Following Georgetown’s ignominious exit in the first round of the NCAA tournament, the question that had been left unasked all season came to the fore.
Was that Greg Monroe’s last game as a Georgetown Hoya?
“No . it wasn’t,” was Monroe’s response.
Minutes later Head Coach John Thompson III offered his input.
“I think that he’s going to sit and make that decision as time goes on right here,” he said.
Monroe could be back next year, giving Georgetown its most talented and experienced team since Jonathan Wallace and Roy Hibbert graduated. He could also be in the NBA, joining Jeff Green, Hibbert and DaJuan Summers as a Thompson protégé that made it to the sport’s highest level.
Aran Smith, president of NBADraft.net, thinks Monroe will be in the NBA next season.
“I hear that he is going to come out,” Smith told me in a phone interview. “I hear that even though he said in the media right after the [Ohio] loss that he was going to go back that that was actually probably untrue, that he just said that in the moment. I think [he will get drafted] in that six to twelve range.”
Choosing to enter the draft certainly makes sense for the Hoyas’ center.
It’s easy for fans to say that Monroe should come back to build on some of the successes of this season, but that’s misdirected hope. He needs to do what’s best for him.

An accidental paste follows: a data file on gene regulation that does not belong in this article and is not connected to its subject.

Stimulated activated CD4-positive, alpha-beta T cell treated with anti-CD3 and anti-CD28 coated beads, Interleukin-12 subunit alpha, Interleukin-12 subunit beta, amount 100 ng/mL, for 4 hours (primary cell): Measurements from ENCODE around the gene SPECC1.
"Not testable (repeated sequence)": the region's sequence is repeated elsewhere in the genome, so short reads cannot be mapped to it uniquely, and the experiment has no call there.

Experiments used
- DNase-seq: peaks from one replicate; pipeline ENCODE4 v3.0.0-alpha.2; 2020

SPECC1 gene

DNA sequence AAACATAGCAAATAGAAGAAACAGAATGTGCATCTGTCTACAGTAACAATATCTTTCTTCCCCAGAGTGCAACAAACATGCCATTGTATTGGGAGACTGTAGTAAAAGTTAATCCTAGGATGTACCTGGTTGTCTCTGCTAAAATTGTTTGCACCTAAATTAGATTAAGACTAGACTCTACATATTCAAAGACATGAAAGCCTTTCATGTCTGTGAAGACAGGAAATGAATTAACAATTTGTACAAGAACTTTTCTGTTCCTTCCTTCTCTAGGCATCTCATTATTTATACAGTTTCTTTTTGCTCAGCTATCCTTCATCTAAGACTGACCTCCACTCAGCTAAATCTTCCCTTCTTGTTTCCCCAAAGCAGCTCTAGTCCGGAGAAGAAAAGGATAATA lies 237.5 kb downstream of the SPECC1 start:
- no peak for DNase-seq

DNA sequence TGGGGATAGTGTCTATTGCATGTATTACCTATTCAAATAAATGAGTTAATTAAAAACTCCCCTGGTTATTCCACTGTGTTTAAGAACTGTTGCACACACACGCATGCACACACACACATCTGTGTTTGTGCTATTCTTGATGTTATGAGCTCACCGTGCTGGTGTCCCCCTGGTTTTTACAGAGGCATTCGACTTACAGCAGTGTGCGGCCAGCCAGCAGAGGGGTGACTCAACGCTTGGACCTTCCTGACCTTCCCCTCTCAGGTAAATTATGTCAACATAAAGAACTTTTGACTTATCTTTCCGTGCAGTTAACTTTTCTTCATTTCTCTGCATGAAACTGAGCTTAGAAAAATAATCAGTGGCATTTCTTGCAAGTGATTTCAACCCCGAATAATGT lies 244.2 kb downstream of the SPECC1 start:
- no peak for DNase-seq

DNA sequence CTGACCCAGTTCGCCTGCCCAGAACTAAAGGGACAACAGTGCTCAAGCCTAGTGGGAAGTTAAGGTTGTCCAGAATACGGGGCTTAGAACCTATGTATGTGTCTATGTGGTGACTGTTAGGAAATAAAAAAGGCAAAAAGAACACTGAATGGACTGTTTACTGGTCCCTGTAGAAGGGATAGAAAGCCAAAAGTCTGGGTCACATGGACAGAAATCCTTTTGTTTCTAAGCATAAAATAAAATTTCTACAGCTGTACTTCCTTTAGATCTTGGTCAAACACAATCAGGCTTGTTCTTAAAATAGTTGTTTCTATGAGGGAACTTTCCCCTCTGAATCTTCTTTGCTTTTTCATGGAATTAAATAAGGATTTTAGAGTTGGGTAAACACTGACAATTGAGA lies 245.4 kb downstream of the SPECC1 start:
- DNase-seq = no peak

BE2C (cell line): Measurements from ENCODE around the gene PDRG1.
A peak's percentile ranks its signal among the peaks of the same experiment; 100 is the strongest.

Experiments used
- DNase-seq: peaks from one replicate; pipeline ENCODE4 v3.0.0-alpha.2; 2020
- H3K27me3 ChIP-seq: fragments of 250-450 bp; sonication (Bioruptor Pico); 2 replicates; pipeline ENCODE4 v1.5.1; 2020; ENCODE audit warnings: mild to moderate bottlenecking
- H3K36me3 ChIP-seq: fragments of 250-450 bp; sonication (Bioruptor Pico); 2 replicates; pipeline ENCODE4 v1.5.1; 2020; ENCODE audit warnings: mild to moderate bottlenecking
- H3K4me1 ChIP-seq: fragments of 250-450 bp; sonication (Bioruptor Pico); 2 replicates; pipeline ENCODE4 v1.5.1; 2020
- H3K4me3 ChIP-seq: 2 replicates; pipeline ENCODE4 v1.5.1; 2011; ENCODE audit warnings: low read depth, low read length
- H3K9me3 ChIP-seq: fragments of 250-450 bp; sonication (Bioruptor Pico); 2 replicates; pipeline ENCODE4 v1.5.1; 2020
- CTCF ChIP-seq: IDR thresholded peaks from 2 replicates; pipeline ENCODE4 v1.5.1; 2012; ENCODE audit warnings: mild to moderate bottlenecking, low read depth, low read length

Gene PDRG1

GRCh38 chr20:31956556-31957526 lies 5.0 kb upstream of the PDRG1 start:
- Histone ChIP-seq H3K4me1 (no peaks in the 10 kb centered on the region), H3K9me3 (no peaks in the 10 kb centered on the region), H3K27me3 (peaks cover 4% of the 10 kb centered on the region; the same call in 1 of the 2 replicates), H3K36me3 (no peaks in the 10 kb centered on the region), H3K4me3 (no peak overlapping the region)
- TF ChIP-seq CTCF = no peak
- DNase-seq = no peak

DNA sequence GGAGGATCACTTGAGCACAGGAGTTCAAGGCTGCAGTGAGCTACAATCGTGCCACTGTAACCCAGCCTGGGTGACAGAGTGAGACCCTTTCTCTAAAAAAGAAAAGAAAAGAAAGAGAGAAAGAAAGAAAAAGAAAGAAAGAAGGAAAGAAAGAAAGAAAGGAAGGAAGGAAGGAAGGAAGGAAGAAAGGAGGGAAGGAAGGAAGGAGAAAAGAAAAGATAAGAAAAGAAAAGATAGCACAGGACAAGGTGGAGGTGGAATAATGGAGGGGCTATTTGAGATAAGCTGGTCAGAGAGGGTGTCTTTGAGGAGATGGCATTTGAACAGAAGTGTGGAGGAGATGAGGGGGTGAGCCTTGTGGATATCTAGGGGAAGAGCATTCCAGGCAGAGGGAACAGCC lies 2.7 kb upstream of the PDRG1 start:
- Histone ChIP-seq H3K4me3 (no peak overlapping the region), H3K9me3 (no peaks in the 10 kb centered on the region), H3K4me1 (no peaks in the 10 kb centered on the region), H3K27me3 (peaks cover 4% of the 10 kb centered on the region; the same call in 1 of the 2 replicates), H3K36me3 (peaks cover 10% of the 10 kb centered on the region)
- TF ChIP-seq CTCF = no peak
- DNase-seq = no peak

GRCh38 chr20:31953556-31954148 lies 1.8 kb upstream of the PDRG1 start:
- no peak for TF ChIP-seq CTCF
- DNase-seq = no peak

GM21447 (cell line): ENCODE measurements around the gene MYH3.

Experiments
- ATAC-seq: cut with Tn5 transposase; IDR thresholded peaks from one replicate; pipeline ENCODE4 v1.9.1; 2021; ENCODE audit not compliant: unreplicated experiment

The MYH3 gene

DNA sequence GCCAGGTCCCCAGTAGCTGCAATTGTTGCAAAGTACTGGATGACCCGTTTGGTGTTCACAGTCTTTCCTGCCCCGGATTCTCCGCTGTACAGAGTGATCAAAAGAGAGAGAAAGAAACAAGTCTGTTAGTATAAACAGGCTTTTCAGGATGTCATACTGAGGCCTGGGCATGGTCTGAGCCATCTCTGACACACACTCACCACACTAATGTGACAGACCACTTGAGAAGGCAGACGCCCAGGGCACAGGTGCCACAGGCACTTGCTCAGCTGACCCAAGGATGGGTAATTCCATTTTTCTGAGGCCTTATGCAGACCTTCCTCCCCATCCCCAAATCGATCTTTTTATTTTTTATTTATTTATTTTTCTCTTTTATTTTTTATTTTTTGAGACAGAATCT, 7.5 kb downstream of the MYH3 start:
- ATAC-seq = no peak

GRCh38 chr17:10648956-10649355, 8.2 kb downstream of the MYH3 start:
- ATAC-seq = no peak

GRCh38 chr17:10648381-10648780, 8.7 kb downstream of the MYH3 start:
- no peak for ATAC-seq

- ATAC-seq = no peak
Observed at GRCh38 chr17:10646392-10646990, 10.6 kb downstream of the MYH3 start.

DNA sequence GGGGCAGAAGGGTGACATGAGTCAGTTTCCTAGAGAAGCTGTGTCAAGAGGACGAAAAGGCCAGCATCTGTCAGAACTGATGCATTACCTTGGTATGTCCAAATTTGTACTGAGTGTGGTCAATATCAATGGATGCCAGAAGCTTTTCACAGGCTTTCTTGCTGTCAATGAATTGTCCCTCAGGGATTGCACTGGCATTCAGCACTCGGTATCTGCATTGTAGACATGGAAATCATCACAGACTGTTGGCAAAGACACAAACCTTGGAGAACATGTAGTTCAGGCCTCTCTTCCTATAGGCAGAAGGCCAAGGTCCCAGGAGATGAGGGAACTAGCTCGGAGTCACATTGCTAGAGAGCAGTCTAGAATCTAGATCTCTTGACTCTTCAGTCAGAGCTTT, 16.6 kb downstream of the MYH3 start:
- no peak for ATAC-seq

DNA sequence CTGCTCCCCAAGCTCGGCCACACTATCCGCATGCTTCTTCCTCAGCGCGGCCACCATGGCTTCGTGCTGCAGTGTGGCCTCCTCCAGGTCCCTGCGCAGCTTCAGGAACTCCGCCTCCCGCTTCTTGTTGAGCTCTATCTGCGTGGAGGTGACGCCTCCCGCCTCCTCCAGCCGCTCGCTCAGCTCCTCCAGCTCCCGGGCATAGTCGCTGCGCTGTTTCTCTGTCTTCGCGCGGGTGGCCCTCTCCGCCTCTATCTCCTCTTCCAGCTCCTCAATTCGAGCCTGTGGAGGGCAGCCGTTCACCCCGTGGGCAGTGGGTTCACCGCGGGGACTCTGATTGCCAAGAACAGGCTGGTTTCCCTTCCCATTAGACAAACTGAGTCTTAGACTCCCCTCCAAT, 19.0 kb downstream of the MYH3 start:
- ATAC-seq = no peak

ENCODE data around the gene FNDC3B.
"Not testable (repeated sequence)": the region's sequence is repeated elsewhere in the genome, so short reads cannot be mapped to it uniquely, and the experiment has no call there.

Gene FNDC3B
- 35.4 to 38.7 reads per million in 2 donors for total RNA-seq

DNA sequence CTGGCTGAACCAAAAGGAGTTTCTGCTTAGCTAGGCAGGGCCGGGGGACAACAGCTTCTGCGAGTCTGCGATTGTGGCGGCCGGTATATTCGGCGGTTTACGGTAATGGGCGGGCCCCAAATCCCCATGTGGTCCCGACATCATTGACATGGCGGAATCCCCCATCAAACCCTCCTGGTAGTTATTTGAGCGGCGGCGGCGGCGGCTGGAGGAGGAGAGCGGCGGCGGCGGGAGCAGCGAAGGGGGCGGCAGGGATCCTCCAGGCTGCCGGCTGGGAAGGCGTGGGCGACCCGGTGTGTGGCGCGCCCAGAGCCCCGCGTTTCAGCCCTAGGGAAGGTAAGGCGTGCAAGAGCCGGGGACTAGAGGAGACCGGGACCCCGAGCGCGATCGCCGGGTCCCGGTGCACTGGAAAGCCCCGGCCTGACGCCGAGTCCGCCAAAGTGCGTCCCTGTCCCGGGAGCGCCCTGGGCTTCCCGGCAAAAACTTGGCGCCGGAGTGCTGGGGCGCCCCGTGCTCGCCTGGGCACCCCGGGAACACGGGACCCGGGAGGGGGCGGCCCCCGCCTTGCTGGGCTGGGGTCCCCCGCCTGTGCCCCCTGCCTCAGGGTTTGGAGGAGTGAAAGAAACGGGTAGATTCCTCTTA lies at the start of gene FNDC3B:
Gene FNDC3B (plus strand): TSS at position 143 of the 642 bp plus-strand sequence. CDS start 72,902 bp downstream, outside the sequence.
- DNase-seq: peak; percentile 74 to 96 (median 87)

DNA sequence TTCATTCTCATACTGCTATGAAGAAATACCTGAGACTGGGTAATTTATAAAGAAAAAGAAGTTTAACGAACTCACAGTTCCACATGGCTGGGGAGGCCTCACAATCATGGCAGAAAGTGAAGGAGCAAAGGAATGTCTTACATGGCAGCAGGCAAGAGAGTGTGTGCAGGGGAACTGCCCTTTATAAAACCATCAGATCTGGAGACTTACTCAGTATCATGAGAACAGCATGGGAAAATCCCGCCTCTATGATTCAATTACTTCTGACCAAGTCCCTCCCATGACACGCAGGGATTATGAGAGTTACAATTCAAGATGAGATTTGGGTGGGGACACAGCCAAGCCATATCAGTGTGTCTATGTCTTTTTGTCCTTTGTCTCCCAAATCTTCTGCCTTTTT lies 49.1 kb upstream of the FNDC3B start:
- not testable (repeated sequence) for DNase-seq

The NBA’s collective bargaining agreement is set to expire on June 30, 2011, which could bring about a lockout. Whether or not a lockout occurs, one thing that is clear is that the new agreement will not be very player-friendly. NBA teams are losing money – how much is anybody’s guess – and the owners aren’t going to agree to a player-friendly agreement.
The owners, wealthy businessmen, have staying power during a work stoppage; the players do not, which means that concessions will have to come from the players’ union.
If he comes out now, Monroe – who is projected to go seventh by NBADraft.net and ninth by Draft Express in mock drafts – can sign his contract before the new agreement with the likelihood of better compensation and a paycheck before a lockout starts.
“It’s sort of a doomsday scenario right now where the players who wait until next year [to enter the draft] could be waiting longer to get paid,” Smith said.
One of the many things that Monroe has going for him in this process is that he would have been a lottery pick last year, he is one this year if he chooses to go pro and he will be one next year if he stays in school for 2010-2011.
He didn’t take the Jeff Green road to the top of the NBA draft board. While Green, a very good but underrated player, used a monstrous Big East tournament and East Regional performance to work his way to a top-five pick, Monroe has been a lottery pick from the day he set foot on the Hilltop.
When the dust settled on the Hoyas’ train wreck of a season in 2009, Monroe was hovering near the top 10 of the draft board. Most people would have taken the money and run. Monroe did not, because unlike too many elite athletes who buy into all the hype about themselves, he saw some things he felt he needed to improve on if he wanted to be a good NBA player, not just a high draft pick.
“It was just a decision I had to evaluate myself. I had to ask myself: Was I ready to make that jump physically and mentally? Was my skill set at the level it should be?” Monroe told The Hoya in October.